Manufacturers are always looking for signs of what the economy and the business outlook have in store for them. Since the election of President Trump and, more recently, passage of the tax reform law in December, confidence among businesses of all sizes has been overwhelmingly positive.
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In the 1955 short story “Autofac,” Philip K. Dick envisioned a world dominated by self-replicating robots that work incessantly, eventually depleting the planet’s resources.
As a self-aware millennial, Pat Evans has long been wary of how quickly technology is taking over our lives and quickly dominating the economy. Attending HxGN Live in June, Hexagon AB’s annual digital solutions conference, some of those fears were reinforced, while others were quelled.
Intelligent factories have existed since manufacturing’s historical inception, but intelligence—defined as the acquisition and application of manufacturing knowledge—resided only with the factory’s staff.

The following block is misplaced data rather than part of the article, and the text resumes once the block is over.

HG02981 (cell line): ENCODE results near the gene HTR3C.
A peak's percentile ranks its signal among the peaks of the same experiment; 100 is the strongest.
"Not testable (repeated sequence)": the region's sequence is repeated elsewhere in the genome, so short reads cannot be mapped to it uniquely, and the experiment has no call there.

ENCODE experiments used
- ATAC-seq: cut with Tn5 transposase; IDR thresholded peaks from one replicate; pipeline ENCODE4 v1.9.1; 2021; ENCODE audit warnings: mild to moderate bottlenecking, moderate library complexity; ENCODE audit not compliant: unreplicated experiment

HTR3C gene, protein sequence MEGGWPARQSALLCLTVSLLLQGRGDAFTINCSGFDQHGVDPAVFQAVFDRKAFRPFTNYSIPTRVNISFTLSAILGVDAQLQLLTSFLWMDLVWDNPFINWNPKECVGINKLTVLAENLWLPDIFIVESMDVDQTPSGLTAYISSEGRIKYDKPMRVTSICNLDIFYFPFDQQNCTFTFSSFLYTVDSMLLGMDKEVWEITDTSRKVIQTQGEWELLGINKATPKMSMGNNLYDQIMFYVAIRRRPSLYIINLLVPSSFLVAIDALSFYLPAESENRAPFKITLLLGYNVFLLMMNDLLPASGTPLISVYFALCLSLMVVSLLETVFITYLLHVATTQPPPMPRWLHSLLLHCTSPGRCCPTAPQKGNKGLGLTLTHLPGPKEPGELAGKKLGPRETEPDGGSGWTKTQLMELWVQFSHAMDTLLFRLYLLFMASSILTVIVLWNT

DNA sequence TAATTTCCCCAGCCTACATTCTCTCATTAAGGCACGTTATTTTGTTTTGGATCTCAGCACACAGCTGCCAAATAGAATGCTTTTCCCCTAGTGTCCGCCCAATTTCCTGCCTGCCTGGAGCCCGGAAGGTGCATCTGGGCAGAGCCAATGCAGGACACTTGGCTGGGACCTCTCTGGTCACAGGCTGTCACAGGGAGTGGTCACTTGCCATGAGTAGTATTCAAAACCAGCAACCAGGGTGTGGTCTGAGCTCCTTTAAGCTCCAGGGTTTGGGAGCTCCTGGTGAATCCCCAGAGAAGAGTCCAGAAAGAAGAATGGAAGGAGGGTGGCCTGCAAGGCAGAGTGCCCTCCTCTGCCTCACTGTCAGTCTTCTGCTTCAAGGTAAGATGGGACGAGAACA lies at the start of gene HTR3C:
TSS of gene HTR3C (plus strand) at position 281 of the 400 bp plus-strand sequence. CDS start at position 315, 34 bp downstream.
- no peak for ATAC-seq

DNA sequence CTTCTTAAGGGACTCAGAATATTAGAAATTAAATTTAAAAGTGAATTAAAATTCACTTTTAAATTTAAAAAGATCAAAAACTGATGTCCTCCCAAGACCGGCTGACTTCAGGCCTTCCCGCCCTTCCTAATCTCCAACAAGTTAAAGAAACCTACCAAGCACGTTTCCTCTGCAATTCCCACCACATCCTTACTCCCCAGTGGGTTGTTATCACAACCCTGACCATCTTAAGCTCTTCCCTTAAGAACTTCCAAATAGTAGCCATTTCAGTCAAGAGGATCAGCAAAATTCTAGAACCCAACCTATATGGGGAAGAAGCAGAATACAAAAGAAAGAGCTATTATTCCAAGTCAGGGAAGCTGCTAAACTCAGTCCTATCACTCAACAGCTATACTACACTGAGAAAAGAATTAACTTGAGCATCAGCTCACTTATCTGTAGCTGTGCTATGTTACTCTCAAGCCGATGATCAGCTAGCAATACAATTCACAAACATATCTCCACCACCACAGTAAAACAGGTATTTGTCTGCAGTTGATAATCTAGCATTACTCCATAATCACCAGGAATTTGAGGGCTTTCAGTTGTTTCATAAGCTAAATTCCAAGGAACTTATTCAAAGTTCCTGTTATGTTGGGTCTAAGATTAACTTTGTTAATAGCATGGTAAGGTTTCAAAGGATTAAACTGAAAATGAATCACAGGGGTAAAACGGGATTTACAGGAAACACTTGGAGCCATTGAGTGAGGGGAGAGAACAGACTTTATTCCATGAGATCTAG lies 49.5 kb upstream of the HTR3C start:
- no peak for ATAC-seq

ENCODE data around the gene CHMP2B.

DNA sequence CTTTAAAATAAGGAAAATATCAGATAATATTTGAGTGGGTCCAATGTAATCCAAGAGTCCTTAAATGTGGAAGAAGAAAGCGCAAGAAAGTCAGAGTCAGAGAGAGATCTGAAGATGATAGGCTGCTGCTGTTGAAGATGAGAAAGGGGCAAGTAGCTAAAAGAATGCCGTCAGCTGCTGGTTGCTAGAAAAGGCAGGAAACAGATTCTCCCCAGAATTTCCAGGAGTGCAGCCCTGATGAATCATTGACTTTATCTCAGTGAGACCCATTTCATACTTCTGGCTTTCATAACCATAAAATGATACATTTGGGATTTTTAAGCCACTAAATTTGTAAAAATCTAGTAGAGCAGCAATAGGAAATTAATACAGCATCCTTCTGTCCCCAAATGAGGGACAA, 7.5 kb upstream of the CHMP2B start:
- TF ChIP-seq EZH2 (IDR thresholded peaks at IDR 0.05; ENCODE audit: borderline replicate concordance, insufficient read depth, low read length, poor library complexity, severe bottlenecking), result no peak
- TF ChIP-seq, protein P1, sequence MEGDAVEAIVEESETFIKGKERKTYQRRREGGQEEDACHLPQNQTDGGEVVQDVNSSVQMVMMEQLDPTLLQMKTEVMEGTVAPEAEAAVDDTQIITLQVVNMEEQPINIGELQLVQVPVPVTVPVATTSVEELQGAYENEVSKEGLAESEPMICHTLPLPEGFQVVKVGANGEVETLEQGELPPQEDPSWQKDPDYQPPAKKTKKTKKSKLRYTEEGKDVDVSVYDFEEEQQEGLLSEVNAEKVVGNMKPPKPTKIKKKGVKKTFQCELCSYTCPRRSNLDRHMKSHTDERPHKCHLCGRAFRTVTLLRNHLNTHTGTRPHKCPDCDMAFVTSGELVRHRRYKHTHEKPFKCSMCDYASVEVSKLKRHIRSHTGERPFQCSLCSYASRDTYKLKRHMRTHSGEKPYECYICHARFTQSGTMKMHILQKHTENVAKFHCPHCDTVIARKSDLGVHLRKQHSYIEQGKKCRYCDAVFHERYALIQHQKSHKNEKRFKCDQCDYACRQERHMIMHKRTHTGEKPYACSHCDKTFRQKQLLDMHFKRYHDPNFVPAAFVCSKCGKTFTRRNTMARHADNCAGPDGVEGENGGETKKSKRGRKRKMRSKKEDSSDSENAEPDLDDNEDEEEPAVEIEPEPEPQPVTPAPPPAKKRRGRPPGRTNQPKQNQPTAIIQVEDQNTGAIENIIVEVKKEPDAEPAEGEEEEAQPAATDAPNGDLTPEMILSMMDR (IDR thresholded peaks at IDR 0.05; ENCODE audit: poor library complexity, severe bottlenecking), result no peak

The demand for titanium components by the aerospace industry began as a whisper about 15 years ago and steadily grew to a sustained, raucous shout over the last five and likely won’t quiet for several more.
When I graduated with an engineering degree some decades ago, I learned that the organizations I was going to work for had internal communication problems. This was especially true for those that designed and manufactured complex machinery such as engines, aircraft, or automobiles.
The history of cutting tools goes back a ways—a long, long way. Our prehistoric ancestors were pretty good at making stone tools, and the technology has improved from there. I saw how much on a February visit to the Deutsches Museum in Munich, which has an exhibit on the history of machining.
A new breed of turbochargers constructed of super tough alloys operates at higher temperatures and rotational speeds than ever before, resulting in greatly increased output in a smaller package for gas and diesel engines alike.
On May 9, I took a whirlwind tour of change in manufacturing by visiting several open house events. First up was BIG Kaiser Precision Tooling Inc. in Hoffman Estates, IL, where Matt Tegelman, applications manager and product manager Kaiser, talked about the Industrial Internet of Things.
It’s easy to become dazed by the continuing stream of buzz words. For those of us in manufacturing, all this buzz creates a sense of impending change, but no clarity on what that change might be. Uncertainty means anxiety.